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EC number: 203-161-7
CAS number: 103-95-7
Cyclamen aldehyde is oxidised to p-isopropyl-benzoic acid (iPBA) and
further transformed to the coenzyme A conjugate 4-iPBA-CoA (p-iPBA-CoA).
Coenzyme A conjugates are intracellular metabolites, which cannot be
secreted and thus do not reach circulation, while the small acid 4-iPBA
and conjugates of 4-iPBA with amino acid or glucuronide can potentially
enter the bloodstream after being formed in the liver. Different
chemicals acting as metabolic precursors of p-alkyl benzoic acid
derivatives such as 4- iPBA have been found to affect spermatogenesis
and reproductive capacity in male rats. These chemicals are efficiently
transformed to p-alkyl-benzoyl Coenzyme A (CoA) conjugates in plated rat
hepatocytes. A strong correlation was found between the reprotoxic
potential and the ability of the chemicals to form p-alkyl-benzoyl CoA
conjugates in liver cells [Laue, H., et al.,2017. However, so far most
metabolic investigations were conducted in liver cells and not in cells
from reproductive tissues and limited in vivo data are available.
Therefore, the objective of this study was to determine the toxicity on
reproductive organs of male Wistar Han rats treated for 28 consecutive
days by daily oral gavage at dose levels of 0, 30, 100 and 300
mg/kg/day. In the current study, clinical signs, body weights, food
consumption, sperm analysis, gross necropsy findings and histopathologic
examinations (testis only) were evaluated and correleted with
circulating blood concentration of metabolites of Cyclamen Aldehyde,
CoA-conjugate formation in tissue samples (testes and the liver), as
well as the metabolite profile in tissue samples of the testes and the
Male Wistar Han rats were treated with Cyclamen Aldehyde for 28
consecutive days by daily oral gavage at dose levels of 0, 30, 100 and
This current study indicates that 4-iPBA and the glucuronide conjugate
of 4-iPBA are major circulating metabolites in the plasma of rats dosed
for 28 days with cyclamen aldehyde especially at 300 mg/kg/day, where
significant effects on sperm formation are observed. 4 - iPBA is
efficiently conjugated to coenzyme A in the liver leading to high levels
of this CoA conjugate. In the testes, the target organ for male
reproductive toxicity, iPBA-CoA was also found, but at substantially
lower concentrations. Different iPBA conjugates are detected in the
plasma and in testes and liver (glucuronide-, glycine-, taurine-
carnitine- and glutamic acid-conjugates) with glucuronides as major
Phase II metabolites. Cyclamen aldehyde is easily oxidized to the
corresponding acid (M2), but this is only a minor intermediate. It is
either directly degraded to iPBA and then hydroxylated, putatively at
the isopropyl-side chain (M8). Alternatively, the acid M2 can directly
be hydroxylated to M5 which is a further important metabolite, and then
degraded to the hydroxylated iPBA (M8) or further oxidized (M6). In both
cases, the hydroxylated metabolites is conjugated, especially to
glucuronic acid. Given that 4-iPBA is the putative toxic metabolite,
pathway may be a competing detoxification pathway.
No mortality occurred in the study and there were no toxicological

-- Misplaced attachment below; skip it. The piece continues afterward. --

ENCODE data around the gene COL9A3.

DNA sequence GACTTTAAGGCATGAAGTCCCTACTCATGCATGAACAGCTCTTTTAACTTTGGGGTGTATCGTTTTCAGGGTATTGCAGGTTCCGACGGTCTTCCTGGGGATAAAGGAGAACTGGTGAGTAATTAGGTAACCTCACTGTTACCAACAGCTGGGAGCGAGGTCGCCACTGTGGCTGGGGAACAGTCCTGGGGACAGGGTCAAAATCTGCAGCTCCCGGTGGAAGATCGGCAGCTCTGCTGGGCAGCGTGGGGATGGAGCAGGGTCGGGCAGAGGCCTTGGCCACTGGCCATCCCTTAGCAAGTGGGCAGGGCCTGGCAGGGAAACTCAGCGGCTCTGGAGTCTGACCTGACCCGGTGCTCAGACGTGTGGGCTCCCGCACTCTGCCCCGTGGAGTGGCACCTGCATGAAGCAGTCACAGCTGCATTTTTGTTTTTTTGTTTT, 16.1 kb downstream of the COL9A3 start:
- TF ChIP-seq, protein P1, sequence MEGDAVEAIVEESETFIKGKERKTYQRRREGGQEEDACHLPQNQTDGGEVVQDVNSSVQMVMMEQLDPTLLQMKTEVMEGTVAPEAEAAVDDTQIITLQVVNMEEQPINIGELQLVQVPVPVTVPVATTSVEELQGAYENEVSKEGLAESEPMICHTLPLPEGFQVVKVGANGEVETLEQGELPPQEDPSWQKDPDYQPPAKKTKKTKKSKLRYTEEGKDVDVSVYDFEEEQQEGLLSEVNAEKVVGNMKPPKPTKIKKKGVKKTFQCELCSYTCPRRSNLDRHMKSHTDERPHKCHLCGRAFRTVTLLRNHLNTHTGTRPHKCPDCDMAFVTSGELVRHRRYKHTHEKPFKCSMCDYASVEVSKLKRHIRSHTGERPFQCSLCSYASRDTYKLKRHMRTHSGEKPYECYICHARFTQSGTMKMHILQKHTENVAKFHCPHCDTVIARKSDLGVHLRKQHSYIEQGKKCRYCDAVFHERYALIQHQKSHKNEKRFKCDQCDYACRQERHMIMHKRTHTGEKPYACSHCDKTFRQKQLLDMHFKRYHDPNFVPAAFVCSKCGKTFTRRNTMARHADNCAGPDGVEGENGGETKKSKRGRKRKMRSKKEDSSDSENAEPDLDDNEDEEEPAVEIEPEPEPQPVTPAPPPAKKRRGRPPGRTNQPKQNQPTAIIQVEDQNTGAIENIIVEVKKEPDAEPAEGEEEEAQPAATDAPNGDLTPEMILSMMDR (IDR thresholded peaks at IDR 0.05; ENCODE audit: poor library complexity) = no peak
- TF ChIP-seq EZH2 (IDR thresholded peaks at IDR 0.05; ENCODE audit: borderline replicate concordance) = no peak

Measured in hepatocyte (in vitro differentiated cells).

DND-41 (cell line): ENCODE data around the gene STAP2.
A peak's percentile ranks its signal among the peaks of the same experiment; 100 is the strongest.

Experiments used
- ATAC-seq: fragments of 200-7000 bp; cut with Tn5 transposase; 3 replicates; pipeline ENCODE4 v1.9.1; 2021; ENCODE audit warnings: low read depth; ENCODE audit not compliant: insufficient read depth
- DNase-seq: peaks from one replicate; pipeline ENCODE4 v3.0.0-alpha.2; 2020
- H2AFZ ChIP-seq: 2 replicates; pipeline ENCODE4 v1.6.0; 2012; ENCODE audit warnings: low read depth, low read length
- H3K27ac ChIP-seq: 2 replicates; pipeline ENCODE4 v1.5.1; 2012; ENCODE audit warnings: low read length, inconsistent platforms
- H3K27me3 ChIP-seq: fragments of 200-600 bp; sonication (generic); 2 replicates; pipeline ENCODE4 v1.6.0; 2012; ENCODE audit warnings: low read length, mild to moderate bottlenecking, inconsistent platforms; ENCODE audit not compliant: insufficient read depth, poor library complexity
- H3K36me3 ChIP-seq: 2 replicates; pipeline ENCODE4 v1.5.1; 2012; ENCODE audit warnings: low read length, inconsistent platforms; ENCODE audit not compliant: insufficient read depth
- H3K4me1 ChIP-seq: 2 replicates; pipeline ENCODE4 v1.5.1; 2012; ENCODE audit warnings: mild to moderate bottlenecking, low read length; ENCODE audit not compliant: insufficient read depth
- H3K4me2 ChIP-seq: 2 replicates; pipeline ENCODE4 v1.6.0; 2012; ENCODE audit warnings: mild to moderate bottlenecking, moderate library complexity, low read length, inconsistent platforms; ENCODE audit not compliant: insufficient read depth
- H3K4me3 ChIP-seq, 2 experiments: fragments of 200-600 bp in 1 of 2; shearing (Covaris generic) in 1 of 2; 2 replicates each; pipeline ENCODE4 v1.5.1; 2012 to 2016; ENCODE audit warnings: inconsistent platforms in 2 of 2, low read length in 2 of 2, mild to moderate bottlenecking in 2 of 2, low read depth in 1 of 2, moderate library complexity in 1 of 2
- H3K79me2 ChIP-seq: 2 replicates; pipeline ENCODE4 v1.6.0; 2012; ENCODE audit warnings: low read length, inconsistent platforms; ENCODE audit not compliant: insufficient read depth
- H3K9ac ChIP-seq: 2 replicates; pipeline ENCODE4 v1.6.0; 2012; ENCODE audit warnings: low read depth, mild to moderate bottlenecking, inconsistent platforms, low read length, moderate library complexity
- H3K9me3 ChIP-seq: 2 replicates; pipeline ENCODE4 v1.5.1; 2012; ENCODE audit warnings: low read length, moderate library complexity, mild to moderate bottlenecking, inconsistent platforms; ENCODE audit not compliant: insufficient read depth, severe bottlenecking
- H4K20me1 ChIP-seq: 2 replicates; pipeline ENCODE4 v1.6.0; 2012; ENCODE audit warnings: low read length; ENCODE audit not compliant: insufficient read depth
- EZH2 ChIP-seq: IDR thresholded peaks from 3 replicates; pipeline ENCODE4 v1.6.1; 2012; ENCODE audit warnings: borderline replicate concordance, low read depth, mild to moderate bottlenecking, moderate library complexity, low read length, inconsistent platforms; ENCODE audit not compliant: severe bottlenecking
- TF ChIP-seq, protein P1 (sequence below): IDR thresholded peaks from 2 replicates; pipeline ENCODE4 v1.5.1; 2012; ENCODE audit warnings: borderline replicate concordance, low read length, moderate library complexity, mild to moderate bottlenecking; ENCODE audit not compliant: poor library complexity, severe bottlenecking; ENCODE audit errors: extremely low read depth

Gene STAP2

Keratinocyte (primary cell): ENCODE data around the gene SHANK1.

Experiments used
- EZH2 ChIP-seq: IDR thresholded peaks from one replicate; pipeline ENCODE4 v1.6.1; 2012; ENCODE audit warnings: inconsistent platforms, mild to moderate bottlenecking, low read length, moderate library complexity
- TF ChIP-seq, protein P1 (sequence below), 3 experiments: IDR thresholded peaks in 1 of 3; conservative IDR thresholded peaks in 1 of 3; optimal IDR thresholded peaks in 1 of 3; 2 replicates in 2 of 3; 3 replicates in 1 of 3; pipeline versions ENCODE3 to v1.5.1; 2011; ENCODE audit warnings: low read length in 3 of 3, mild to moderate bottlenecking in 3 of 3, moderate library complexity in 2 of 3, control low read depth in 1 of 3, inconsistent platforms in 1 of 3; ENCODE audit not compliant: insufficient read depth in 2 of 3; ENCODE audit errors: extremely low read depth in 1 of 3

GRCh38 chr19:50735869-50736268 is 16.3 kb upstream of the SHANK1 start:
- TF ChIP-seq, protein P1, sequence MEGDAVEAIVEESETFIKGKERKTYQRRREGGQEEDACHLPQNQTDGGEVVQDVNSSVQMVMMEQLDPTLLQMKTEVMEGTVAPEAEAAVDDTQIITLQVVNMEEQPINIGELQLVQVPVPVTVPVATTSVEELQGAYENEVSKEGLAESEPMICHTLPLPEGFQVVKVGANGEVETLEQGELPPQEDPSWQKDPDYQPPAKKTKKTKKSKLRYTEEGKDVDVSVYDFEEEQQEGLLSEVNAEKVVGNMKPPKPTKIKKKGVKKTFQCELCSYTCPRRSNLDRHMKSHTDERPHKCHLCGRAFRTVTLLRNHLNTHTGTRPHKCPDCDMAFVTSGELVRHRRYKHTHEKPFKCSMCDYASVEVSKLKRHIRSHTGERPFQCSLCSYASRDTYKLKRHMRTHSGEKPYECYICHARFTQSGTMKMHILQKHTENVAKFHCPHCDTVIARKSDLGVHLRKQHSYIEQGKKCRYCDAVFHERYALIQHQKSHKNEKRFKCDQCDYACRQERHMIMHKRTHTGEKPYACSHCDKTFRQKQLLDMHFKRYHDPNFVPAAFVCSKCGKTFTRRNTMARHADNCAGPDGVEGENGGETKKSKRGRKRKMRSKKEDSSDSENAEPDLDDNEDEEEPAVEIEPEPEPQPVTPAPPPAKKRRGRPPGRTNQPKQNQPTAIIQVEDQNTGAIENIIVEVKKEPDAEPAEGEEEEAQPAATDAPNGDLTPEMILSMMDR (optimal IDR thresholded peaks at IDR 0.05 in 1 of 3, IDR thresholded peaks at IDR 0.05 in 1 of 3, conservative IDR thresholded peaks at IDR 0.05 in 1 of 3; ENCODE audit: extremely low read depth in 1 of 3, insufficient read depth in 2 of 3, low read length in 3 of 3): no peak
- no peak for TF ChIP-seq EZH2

relevant clinical signs observed.
Slightly lower body weight and body weight gain were observed in males
at 100 mg/kg/day. The body weight and body weight gain in males at 300
mg/kg/day were moderately decreased (achieving statistical significance
for body weight on Day 29). At the severity observed, the body weight
effects at 300 mg/kg/day were considered to be adverse, but the effects
at 100 mg/kg/day were considered not to be adverse. Food consumption did
not reveal any test item-related effects.
During sperm analysis, test item-related changes in motility,
concentration and morphology were observed at 100 and 300 mg/kg/day.
These consisted of a lower percentage of motile sperm and progressive
sperm and number of cells with a normal morphology and coiled tail and
an increase in number of cells with a detached head and abnormal neck at
100 mg/kg/day. At 300 mg/kg/day, the effects on sperm motility,
concentration and morphology were similar compared to 100 mg/kg/day, but
more severe. The changes in percentage of motile sperm and progressive
sperm at 300 mg/kg/day were statistically significant. Additionally,
decreased total sperm count in the epididymis and an increase in number
of cells with abnormal heads and combined cells were observed at 300
mg/kg/day. In 3 out of 5 males at
300 mg/kg/day insufficient amount of cells were present to determine
sperm cell morphology. The effects observed at sperm analysis at 100 and
300 mg/kg/day were considered to be adverse.
At necropsy, a focal nodule (soft, yellow) was noted unilaterally in the
tail of the epididymis in 3 out of 5 males at 300 mg/kg/day. This
finding is suggestive for sperm granulomas, however, the exact nature of
this macroscopic change requires histological evaluation, which was not
included in this study. Based on the type of finding and incidence, this
finding was also considered test item-related and adverse.
At histopathological examination of the testis, degeneration of
elongating spermatids and spermatid retention was observed in all males
at 300 mg/kg/day. In addition, degeneration of round spermatids
was prominent in one male at 300 mg/kg/day. The combination of
histologic changes noted in the testis at 300 mg/kg/day is suggestive of
a test item-related abnormality in spermiogenesis (transformation of
round spermatids to mature, elongated spermatids) and spermiation
(release of mature spermatids from the seminiferous epithelium)
(O’Donnell, 2014). These changes correlated with the changes observed in
analysis, including lower sperm concentrations, and morphologic
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